Many public locations require special permits for commercial photography. Commercial photography can be defined as any photography that involves an exchange of money. Some locations also require permits for photography if there is more equipment than a simple hand-held camera.
- Set Build/Prep @ $xxx /hour for 4 hours
Time for the photographer, assistant, and/or prop master to prepare the set for the session.
Expenses – Miscellaneous $xxxx
- Craft Service @ $xxx
It sounds ridiculous, but commercial photography is time-consuming and everyone needs to eat. This cost is typically charged to the client.
- Prop Purchase @ $xxxx
Cost of any special props that are needed for this specific session.
- Expendables @ $xxxx
Cost of expendable items used during the production.
- Equipment Rental @ $xxxx ea.
Any specialized technical or location equipment rentals necessary for this particular project.
Expenses – Talent $xxxx
- 3 Adults @ $xxxx ea.
Cost for the models’ time and talent.
TOTAL = More than you probably want to pay
That’s a lot to take in, right? Okay, so this example of commercial photography pricing is a bit extreme and most productions won’t have this much crew or this many expenses. I just wanted to include as much detail as possible so you can understand what some of these items are when you run across them.
So, of the three main fees I mentioned (creative fee, expenses, license fee) the first two probably make a lot of sense. Of course, the photographer needs to be paid for his time and yes, unfortunately there are a lot of expenses that come along with a high production value project. Nobody likes spending money, but we all get it…
So what’s this licensing thing? I thought I already paid for the photographer to create the images!
Well, you did pay for the photographer to create the images. You just haven’t paid to USE the images yet!
Think of it this way, if you were to go to Getty Images to for a single stock photo of an athlete, you would end up paying approximately $1535 for the right to use the image for 3 years in a digital-only medium. You don’t own the image, you are simply licensing the right to use that image. You get to pay less for the image because the creator is licensing it to multiple people to pay for his expenses to create it. However, when you custom-commission a photograph you are paying for both the image license AND the cost to create it. Generally, you are getting an exclusive license to use the photograph, meaning that the photographer can’t resell it to anyone else. And even if he could, well, not many other people would want to pay for something that is customized for your company and brand!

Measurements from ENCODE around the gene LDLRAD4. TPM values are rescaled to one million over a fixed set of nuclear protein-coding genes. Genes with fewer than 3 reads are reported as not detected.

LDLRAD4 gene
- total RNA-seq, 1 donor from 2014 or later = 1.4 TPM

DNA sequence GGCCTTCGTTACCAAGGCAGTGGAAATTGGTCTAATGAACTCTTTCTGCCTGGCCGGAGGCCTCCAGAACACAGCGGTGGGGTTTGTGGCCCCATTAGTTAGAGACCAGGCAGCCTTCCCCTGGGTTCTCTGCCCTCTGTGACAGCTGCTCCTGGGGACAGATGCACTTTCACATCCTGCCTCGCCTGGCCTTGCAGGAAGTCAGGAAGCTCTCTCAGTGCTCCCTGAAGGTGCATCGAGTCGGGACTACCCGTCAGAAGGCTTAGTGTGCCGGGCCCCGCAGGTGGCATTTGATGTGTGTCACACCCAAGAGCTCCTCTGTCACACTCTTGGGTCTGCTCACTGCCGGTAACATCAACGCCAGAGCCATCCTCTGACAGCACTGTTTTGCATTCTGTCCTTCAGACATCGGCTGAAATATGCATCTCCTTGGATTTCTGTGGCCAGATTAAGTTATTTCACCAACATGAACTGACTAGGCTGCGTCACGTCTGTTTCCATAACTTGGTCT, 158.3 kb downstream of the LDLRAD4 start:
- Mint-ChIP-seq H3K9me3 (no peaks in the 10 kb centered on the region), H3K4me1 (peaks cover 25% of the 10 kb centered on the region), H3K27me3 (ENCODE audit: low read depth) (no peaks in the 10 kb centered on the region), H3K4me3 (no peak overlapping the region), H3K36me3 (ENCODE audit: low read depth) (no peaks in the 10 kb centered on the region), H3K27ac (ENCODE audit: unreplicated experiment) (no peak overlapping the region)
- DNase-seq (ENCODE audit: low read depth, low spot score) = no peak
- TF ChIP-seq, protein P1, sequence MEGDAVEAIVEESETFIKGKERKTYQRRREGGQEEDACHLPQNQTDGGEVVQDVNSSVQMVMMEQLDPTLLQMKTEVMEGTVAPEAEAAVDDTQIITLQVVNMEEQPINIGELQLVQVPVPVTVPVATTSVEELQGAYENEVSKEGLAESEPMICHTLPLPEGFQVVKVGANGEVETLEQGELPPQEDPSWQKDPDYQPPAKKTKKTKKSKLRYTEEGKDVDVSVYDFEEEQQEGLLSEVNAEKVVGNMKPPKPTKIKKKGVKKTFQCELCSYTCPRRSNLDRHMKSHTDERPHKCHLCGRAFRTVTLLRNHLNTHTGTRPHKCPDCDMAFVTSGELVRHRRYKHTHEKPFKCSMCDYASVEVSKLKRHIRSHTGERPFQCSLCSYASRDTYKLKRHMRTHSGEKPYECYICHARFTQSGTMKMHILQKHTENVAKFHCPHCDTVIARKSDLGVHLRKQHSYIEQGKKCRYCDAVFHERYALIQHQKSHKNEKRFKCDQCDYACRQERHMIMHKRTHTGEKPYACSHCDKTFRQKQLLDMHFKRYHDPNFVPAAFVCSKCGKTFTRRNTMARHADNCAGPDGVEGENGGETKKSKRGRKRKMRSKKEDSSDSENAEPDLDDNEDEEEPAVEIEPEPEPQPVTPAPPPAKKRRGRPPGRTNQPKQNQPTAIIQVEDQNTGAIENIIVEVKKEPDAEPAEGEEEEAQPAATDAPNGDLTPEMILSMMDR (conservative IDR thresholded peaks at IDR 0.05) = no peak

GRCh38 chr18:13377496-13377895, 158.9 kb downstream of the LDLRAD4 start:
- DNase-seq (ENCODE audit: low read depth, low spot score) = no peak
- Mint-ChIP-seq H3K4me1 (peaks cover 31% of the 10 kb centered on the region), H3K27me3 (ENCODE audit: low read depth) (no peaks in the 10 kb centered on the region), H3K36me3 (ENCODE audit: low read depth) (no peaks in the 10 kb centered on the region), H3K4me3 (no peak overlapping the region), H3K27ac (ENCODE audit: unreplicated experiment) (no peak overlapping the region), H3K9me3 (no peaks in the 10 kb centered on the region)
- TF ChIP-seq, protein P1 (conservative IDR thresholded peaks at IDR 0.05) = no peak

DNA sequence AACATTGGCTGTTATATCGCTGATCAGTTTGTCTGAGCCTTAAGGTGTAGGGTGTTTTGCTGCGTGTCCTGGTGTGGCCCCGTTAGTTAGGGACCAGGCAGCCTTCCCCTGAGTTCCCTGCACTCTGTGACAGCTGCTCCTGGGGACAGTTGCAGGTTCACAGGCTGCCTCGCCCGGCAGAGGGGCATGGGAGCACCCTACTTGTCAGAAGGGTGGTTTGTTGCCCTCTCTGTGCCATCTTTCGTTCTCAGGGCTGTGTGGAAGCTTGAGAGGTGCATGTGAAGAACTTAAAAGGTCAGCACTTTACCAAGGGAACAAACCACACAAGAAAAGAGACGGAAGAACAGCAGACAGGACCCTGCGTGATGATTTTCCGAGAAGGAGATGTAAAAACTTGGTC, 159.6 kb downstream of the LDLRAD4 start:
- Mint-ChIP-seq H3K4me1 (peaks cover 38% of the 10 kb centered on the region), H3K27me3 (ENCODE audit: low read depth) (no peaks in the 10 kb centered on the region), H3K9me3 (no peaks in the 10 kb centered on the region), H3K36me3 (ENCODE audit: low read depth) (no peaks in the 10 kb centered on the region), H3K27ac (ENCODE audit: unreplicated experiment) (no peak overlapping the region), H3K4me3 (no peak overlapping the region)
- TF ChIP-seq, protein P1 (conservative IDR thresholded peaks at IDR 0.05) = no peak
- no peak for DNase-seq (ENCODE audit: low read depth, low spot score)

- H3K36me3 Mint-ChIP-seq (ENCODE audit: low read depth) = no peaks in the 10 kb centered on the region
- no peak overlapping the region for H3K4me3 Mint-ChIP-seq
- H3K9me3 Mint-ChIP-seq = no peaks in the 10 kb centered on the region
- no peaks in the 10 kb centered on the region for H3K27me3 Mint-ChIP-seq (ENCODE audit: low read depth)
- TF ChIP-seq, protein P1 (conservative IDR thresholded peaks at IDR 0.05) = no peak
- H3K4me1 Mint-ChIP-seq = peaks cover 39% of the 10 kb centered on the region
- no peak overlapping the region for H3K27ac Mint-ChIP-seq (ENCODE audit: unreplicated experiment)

Here is an analogy for you… music!
If you or I want to listen to the latest hit from “Barenaked Ladies” we just go to iTunes and license (not buy!) it for $0.99. That gives us the right to listen to that song as much as we want, wherever we want. But, if we want to use that song as the theme song for our television show it would cost anywhere between $25,000 – $50,000. Now, get this, maybe we want Barenaked Ladies to write a brand new song for us to use as the theme on our television show (Like they did for The Big Bang Theory). Not only do we have to pay for the license to use the song, we also have to pay for them to write and record it for us!
It’s exactly the same way in commercial photography pricing…
The fictional Tough Guy fitness studio owner above might be wondering why he can’t just hire a photographer to snap a couple photos while people are working out and pay the photographer for his time. If that’s what the owner wants then there are certainly photographers who will be happy to do that, but realize that the end result will look more like a snapshot than a truly professional image that represents their brand.
Oh, and portrait photographers… the same goes for you too! Remember, we as photographers aren’t selling our time or selling our images. We are charging for our time and LICENSING our images.